Former Acting Attorney General Sally Q. Yates testified on Wednesday at the Senate Judiciary Committee that former Vice President Joe Biden was at a January 5, 2017 meeting in the Oval Office where Michael Flynn was discussed.
Yates testified that she had not known about Flynn’s conversations with then-Russian Ambassador Sergey Yislyak until that meeting, and that the purpose had not been to discuss whether to investigate Flynn, or merely whether to withhold information from him for counterintelligence reasons. Flynn was the incoming National Security Advisor at the time.
Notes taken at the time by then-FBI agent Peter Strzok, and released in June, indicated that Biden suggested Flynn could be investigated for violating the Logan Act, which prevents private citizens from conducting U.S. foreign policy.
Yates said she did not remember all of the details of the January 5 meeting, which was first described by then-National Security Advisor Susan Rice in an email memorandum that she sent to herself as the Obama administration ended.
She confirmed that Biden was there, but could not confirm whether he had brought up the Logan Act. “I don’t remember the Vice President saying much of anything,” she said. She said no formal decision had been made about investigating Flynn for violating the rarely-enforced Logan Act, though she said that she had been skeptical about the idea at the time.
Other important points in Yates’s testimony included:
– Yates testified that she would not sign the warrant application to the FISA court on Carter Page, knowing what she knows today. She acknowledged that the warrant, and the application for its renewal (both of which she had signed), had misled the Foreign Intelligence Surveillance Act (FISA) court, given that the FBI relied on the “Steele dossier.” However, she said she had trusted the FBI’s analysis — even though she knew something of the dossier’s political origins.
– Yates misstated several facts about the Michael Flynn case and Special Counsel Robert Mueller’s investigation. Yates claimed falsely that Flynn had lied to FBI agents — a conclusion very much in doubt, given new evidence. She also claimed falsely that he pleaded guilty twice to lying to the FBI; in fact, he only pleaded guilty once. And she claimed, falsely, that Flynn tried to “neuter” Obama administration sanctions on Russia; in fact, he asked Russia not to escalate. In addition, she testified George Papadopoulos had been a Russian intelligence asset — a false claim she had to walk back.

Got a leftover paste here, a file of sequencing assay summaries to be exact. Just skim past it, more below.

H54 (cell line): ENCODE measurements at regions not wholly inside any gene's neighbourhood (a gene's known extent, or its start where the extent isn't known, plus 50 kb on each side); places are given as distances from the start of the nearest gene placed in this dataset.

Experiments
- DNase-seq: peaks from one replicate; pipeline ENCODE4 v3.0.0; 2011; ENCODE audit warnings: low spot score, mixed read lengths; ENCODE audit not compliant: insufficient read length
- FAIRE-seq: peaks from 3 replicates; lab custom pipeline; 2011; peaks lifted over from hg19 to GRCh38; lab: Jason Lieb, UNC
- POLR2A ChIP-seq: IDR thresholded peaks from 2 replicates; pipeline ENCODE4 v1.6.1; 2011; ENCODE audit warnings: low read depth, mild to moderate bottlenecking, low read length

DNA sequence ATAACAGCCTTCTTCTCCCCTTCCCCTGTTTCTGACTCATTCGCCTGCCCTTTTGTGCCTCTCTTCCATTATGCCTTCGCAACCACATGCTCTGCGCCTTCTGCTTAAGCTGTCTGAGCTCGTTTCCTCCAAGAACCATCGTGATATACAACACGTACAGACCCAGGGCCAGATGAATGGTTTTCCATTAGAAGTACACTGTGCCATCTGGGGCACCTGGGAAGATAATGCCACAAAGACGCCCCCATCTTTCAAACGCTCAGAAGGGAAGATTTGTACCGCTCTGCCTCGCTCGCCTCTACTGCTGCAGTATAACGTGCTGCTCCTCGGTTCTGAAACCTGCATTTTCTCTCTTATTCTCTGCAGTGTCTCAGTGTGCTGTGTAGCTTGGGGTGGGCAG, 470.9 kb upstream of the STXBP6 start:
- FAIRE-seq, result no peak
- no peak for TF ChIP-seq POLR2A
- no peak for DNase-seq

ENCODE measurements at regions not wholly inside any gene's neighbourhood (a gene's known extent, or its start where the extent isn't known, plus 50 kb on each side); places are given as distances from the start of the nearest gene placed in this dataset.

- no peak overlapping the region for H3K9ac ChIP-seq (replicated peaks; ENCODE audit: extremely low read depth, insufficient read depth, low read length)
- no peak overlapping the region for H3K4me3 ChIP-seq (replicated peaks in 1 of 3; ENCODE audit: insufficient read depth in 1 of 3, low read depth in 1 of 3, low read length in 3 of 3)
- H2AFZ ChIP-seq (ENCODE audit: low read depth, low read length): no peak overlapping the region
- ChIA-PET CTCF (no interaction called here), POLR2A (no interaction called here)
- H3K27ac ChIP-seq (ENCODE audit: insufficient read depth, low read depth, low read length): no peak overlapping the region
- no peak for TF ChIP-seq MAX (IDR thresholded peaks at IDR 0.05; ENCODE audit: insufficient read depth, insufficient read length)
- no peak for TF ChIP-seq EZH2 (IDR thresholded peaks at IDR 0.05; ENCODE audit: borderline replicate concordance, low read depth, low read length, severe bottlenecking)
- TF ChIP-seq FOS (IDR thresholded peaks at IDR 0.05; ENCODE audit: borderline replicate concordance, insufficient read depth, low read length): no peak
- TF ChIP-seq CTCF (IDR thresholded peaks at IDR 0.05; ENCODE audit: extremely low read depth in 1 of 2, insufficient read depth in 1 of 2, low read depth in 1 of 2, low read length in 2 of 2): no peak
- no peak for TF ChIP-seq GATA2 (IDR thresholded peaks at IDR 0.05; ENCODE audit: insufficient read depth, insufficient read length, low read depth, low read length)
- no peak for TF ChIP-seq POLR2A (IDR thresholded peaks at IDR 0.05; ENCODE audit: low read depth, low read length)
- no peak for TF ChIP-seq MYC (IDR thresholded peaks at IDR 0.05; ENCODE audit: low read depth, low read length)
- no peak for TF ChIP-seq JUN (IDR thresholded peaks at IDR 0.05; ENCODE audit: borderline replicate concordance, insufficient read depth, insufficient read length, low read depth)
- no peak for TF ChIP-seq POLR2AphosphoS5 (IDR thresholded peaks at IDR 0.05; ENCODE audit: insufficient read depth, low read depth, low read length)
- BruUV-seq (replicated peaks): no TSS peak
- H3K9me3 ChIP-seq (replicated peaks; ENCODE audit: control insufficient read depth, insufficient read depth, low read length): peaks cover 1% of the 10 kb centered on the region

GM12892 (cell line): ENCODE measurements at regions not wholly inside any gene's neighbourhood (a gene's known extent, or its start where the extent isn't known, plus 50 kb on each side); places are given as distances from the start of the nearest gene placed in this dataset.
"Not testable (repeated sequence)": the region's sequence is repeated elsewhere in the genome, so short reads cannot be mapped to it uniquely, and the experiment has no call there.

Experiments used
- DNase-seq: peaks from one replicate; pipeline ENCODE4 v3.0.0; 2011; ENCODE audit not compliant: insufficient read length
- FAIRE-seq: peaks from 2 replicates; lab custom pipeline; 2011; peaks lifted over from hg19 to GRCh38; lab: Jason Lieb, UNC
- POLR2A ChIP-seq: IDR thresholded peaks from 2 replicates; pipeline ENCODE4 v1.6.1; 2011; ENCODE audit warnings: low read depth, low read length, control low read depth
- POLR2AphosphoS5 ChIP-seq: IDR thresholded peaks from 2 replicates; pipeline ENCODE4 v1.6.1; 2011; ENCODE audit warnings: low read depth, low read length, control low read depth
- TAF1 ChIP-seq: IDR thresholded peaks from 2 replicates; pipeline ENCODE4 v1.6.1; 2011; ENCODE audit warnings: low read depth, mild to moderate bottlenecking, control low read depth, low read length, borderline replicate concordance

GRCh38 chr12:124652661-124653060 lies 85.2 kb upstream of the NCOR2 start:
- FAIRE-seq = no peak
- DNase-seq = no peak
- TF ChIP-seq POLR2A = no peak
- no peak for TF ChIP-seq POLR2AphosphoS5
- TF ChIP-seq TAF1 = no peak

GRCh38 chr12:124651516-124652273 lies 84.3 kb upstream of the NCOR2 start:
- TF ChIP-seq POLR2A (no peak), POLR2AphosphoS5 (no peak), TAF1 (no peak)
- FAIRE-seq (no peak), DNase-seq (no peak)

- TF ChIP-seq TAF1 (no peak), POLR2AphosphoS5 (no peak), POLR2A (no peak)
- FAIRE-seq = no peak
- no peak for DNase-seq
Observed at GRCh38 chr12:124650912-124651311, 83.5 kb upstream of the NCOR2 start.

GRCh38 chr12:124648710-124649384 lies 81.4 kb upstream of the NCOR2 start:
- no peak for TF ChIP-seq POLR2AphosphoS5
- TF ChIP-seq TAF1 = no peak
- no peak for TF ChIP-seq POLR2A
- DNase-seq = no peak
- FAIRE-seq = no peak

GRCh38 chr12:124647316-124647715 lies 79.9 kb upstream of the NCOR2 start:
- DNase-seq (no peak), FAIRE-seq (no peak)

– Yates could not explain why she believed there was a “legitimate” reason for investigating Flynn even after FBI agents recommended dropping the case on January 4, 2017. Yates testified that she believed the FBI agents who made that recommendation had not yet seen the transcripts of Flynn’s conversations with Kislyak, but there is no evidence to substantiate that claim. (The reason the agents actually gave at the time: FBI leadership wanted the case to continue.)
– Yates admitted that former FBI Director James Comey went “rogue” by sending FBI agents to interview Flynn at the White House without warning White House counsel. She testified that she had been upset at the breach of FBI protocol, and that the Obama administration would not have been treated that way. She seemed not to remember that former Deputy Director of the FBI Andrew McCabe discouraged Flynn from having an attorney present at the meeting.
– Yates seemed to admit that Flynn was investigated because of policy concerns about the incoming administration. Yates could not provide any evidence of a crime Flynn had committed prior to meeting with the FBI agents in the White House, but said that the investigation was necessary because of concerns that the new administration would reverse the Obama administration’s (belated) policy of confronting Russia — a concern she admitted had to do with foreign policy.
– “The Obama administration was not surveilling the Donald Trump campaign.” Yates pushed back against the idea that surveilling Page (a former campaign adviser) and Papadopoulos (a junior campaign adviser) amounted to surveilling the campaign itself, even though a FISA warrant would have allowed the FBI to look at Page’s previous communications.
Flynn pleaded guilty to lying to the FBI, but the Department of Justice has since sought to drop the prosecution, after new evidence emerged to suggest Flynn had been framed — in part to undermine President Donald Trump’s administration.
Biden has said he was at the meeting, and was aware that “they” wanted to investigate Flynn, but that he knew little more.
The key question remains who pushed for the Flynn investigation, and why, despite no evidence of any wrongdoing.
Author: Joel B. Pollak